by OntPhoto on Tue Oct 23, 2012 10:23 pm
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Scott, if you have a word of advice for other photographers to avoid a similar situation...I know, get a lawyer to read the contract....what would it be? Were there previous complaints about this agency or is this something that is happening because they're in financial trouble?

Is there a way to plead your case with the USA agency so they will not use your images...they may not know the actual situation.....I know, the dutch one may threaten to sue you....but ask them to keep it quiet? If they're ethical, they may just consider it....but if it's just business to them...then who knows....worth a try anyway, especially if the US agency is a big name.

PS. Wondering also if there are any Dutch government agencies that can do something about it? I know, this is out of left field but I don't know how things work over there. And yes, it may come down to a contract is a contract but it'll be a really unfair contract. Depending on how it's worded, it may even be deceptive.
 

by Scott Linstead on Tue Oct 23, 2012 11:03 pm
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I would say that the agencies that can make what sales are still left to be had are next to impossible to get into. I also say that regardless of the contract, if you sign with an agency and they can't pay but they don't want to let you out of the contract so as not erode their earning potential, you had better have a lot of capital to get yourself out of it. The us agency is well aware of what's going on. I can't really elaborate. I'm not afraid of legal action at this point but I am trying to keep my word and not become part of the unethical mess that is the stock photography industry.
 

by DOglesby on Thu Oct 25, 2012 12:29 am
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Companies like that should be burned to the ground. Absolutely appalling.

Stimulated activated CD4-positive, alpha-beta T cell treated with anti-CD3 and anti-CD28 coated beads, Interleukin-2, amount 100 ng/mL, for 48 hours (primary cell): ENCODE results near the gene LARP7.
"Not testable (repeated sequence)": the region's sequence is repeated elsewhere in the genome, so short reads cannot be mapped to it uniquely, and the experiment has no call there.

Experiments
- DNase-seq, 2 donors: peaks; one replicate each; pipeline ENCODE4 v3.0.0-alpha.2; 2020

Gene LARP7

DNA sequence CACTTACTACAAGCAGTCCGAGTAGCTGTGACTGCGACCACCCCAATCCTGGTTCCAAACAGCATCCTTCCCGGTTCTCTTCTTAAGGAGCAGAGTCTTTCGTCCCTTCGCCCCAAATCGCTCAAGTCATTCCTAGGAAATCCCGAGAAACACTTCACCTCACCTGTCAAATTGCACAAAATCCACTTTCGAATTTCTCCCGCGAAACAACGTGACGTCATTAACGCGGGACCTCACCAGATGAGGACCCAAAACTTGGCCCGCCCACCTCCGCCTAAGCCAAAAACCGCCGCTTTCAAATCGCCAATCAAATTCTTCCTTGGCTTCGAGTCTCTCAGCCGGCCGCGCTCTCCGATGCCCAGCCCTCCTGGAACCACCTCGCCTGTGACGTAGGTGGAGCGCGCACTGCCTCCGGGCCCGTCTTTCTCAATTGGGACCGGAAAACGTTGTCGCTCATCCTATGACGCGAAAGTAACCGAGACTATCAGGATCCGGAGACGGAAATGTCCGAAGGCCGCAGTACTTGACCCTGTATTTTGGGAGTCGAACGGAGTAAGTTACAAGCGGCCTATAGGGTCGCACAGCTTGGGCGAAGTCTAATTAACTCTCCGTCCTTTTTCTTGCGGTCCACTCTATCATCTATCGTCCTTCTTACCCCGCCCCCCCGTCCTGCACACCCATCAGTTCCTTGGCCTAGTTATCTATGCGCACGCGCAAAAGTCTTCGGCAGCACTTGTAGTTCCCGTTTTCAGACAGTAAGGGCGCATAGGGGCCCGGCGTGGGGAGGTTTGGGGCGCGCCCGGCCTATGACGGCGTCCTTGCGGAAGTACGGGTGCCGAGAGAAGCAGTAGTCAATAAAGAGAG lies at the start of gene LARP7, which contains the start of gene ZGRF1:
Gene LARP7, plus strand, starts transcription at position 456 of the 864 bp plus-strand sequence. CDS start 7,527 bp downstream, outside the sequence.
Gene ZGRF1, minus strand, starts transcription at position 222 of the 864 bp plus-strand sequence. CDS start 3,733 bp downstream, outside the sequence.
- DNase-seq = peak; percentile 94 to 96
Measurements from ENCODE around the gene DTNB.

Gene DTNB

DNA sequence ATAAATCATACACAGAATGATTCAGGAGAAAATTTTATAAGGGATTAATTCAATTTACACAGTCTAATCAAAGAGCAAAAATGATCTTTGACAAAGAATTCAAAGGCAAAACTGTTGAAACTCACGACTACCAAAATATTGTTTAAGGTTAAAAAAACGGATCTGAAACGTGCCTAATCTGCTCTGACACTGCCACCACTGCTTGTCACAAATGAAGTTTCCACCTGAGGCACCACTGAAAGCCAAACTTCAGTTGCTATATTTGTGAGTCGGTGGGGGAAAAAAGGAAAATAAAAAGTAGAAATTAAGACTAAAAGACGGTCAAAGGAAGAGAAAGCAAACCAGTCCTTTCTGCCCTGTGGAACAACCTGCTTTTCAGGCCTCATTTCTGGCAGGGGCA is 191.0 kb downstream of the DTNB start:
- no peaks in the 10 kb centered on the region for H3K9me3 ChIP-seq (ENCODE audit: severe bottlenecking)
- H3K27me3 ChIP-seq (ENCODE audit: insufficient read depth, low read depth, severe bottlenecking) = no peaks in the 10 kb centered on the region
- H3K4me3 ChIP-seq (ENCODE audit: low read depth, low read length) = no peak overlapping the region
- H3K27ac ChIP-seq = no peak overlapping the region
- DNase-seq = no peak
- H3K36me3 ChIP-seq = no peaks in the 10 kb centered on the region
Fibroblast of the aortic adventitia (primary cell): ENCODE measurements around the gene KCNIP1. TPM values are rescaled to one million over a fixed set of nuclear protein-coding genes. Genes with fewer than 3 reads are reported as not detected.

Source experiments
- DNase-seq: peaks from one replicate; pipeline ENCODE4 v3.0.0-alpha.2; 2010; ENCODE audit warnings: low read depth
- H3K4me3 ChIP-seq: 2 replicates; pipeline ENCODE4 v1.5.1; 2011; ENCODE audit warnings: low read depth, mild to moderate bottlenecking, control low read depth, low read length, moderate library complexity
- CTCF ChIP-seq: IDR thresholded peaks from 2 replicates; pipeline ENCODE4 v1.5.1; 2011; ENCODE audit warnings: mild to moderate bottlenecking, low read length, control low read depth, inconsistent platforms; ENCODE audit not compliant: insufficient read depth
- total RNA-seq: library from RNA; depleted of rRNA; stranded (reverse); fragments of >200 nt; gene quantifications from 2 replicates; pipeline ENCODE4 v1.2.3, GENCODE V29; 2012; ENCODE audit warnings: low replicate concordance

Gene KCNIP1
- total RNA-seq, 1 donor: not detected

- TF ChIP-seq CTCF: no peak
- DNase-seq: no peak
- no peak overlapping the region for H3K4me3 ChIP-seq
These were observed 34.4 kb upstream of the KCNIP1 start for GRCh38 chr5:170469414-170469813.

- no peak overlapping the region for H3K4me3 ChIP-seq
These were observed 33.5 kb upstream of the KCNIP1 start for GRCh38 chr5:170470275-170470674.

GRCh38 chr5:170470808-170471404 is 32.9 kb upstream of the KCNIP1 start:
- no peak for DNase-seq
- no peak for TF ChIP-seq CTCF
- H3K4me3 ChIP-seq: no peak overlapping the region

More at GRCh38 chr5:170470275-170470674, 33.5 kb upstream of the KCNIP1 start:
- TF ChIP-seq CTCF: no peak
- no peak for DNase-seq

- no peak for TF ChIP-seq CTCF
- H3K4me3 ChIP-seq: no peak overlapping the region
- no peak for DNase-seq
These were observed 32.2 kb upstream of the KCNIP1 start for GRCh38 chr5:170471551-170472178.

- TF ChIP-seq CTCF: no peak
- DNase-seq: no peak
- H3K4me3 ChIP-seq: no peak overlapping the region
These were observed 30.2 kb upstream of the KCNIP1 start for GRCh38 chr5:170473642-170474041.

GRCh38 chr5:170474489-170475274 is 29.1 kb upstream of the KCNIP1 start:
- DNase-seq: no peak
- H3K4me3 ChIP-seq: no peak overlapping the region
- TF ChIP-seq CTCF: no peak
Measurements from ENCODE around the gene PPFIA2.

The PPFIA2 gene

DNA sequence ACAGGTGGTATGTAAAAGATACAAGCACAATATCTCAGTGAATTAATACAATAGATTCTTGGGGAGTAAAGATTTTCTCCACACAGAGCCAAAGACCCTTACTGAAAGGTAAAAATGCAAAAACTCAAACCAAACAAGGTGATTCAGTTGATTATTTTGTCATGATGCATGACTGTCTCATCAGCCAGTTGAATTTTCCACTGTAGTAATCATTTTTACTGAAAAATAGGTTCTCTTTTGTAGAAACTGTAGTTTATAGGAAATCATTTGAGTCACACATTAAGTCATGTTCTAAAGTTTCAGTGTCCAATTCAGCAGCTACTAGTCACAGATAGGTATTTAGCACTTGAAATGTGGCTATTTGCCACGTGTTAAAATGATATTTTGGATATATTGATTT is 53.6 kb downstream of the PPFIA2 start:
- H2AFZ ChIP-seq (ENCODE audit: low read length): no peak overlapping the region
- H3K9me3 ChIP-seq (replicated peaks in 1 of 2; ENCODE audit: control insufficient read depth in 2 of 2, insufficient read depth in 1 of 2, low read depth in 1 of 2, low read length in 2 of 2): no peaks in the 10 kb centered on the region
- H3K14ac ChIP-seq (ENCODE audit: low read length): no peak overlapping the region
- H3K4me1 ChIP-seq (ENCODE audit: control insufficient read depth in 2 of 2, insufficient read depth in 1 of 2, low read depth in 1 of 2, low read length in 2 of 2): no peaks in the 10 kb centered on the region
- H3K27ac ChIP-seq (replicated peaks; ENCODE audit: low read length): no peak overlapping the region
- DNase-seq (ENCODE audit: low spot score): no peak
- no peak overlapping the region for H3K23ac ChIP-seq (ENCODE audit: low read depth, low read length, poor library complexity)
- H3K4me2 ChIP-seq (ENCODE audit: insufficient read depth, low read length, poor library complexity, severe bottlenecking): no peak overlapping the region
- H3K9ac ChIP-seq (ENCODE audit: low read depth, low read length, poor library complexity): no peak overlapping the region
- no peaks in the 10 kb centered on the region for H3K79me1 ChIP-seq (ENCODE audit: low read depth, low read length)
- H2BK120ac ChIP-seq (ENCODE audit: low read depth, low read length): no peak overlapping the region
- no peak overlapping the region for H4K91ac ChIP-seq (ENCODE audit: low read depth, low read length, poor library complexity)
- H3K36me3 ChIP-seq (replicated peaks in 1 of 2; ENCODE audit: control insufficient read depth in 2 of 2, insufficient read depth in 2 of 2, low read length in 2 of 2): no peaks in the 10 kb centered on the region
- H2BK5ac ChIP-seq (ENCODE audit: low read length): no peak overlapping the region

Cheers,
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by Royce Howland on Thu Oct 25, 2012 8:41 am
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Scott & I have talked about this a bit, and it is truly a complex and ugly situation. Unfortunately it doesn't look like there's a simple way out of it; the agency in question is banking on the estimation that the people it's screwing over will shy away from stepping up to the costs and risks of going after them.

Scott's not alone in this situation; there are shady players out there in the agency game, and they are ripping people off. I know of another smart & experienced photographer with a long track record in the industry who is having to decide whether to step up to what amounts to a fight to the death with an agency right now as well. It's a completely different situation to Scott's, but the similarity is that despite what is obviously gross breach of contract on the part of the agency in question, they still have control of the images and my photographer friend can't get them clear without what will probably be a very expensive and time consuming battle. It's driving him crazy but in this case because he is & has been a 100% working photographer, he has really no choice but to proceed with a full-on legal process so that decades of work don't get flushed down the drain.

In my day job, some years back, I got into a an intellectual property rights vs. payment situation with a client that was unscrupulous to the point of carrying on actual fraud, IMO. My company was small and we came right to the wire on whether to launch a legal case or not. We had one small edge and managed to use it to bargain our way into a small payment. Using that we were able to pay out our team. On the advice of our lawyer we decided to drop it after that because the lawsuit would be expensive & time consuming; even though our lawyer felt we would win (and we believed him because of the over-whelming evidence we could supply), our background security checks convinced us the other party in question would almost certainly find a way to hide his assets and end up not paying a cent of the eventual judgment, including our legal fees. And our lawyer apologetically insisted that he was definitely getting paid no matter what happened. :) Even though we were able to meet our internal obligations, ultimately this situation led to the dissolution of my company because my partner & I couldn't bounce back after taking this hit. Let me tell you, I learned some powerful lessons. :)